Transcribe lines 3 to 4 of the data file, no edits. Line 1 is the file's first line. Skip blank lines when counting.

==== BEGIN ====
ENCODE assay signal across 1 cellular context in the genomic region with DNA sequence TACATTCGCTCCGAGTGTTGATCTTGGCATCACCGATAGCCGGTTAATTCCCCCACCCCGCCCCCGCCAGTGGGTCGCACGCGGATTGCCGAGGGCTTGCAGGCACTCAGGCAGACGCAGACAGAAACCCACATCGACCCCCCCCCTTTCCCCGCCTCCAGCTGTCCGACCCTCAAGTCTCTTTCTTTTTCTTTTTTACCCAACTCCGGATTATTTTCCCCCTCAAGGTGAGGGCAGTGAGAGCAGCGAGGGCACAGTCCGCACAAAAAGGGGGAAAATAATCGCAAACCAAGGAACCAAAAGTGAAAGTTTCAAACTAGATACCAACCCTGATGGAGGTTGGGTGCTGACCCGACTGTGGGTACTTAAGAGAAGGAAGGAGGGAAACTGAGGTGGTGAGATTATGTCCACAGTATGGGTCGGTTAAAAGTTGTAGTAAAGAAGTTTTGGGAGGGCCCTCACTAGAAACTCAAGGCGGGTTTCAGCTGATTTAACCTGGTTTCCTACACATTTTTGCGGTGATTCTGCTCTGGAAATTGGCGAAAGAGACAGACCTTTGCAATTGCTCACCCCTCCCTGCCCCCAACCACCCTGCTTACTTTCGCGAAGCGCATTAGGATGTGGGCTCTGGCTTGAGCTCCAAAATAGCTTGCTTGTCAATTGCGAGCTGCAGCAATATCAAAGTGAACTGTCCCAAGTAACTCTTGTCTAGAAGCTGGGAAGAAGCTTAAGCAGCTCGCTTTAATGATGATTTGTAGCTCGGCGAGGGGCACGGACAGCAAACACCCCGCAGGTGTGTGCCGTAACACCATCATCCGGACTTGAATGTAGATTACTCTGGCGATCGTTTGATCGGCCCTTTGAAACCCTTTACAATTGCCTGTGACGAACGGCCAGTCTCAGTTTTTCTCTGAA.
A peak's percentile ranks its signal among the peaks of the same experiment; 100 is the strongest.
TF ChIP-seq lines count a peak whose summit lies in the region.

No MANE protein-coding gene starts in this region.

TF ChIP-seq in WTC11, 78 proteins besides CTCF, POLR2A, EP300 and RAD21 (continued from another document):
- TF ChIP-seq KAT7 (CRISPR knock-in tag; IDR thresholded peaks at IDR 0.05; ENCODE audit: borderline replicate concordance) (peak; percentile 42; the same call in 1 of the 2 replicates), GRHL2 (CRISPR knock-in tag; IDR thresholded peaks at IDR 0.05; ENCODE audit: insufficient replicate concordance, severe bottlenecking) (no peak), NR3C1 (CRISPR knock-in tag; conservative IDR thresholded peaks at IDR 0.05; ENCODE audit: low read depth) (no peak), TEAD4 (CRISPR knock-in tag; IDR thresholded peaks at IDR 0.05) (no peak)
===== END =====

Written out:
TF ChIP-seq lines count a peak whose summit lies in the region.

No MANE protein-coding gene starts in this region.